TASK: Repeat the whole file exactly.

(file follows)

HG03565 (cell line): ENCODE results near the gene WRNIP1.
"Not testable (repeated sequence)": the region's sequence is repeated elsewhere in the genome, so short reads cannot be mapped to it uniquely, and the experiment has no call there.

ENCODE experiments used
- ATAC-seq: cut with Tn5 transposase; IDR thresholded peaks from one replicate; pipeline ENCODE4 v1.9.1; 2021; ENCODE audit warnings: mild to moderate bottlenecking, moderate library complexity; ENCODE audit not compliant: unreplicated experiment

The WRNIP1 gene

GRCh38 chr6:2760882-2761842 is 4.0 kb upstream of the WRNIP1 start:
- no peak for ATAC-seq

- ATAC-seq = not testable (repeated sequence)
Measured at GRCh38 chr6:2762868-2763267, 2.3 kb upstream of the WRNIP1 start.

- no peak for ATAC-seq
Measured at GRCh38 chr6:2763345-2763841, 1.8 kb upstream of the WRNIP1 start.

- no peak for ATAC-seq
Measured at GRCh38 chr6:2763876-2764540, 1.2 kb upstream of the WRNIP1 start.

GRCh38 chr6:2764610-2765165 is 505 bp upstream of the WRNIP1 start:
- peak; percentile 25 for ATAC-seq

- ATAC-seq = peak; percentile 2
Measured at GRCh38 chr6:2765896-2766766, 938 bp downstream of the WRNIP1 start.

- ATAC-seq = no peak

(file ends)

HG03565 (cell line): ENCODE results near the gene WRNIP1.
"Not testable (repeated sequence)": the region's sequence is repeated elsewhere in the genome, so short reads cannot be mapped to it uniquely, and the experiment has no call there.

ENCODE experiments used
- ATAC-seq: cut with Tn5 transposase; IDR thresholded peaks from one replicate; pipeline ENCODE4 v1.9.1; 2021; ENCODE audit warnings: mild to moderate bottlenecking, moderate library complexity; ENCODE audit not compliant: unreplicated experiment

The WRNIP1 gene

GRCh38 chr6:2760882-2761842 is 4.0 kb upstream of the WRNIP1 start:
- no peak for ATAC-seq

- ATAC-seq = not testable (repeated sequence)
Measured at GRCh38 chr6:2762868-2763267, 2.3 kb upstream of the WRNIP1 start.

- no peak for ATAC-seq
Measured at GRCh38 chr6:2763345-2763841, 1.8 kb upstream of the WRNIP1 start.

- no peak for ATAC-seq
Measured at GRCh38 chr6:2763876-2764540, 1.2 kb upstream of the WRNIP1 start.

GRCh38 chr6:2764610-2765165 is 505 bp upstream of the WRNIP1 start:
- peak; percentile 25 for ATAC-seq

- ATAC-seq = peak; percentile 2
Measured at GRCh38 chr6:2765896-2766766, 938 bp downstream of the WRNIP1 start.

- ATAC-seq = no peak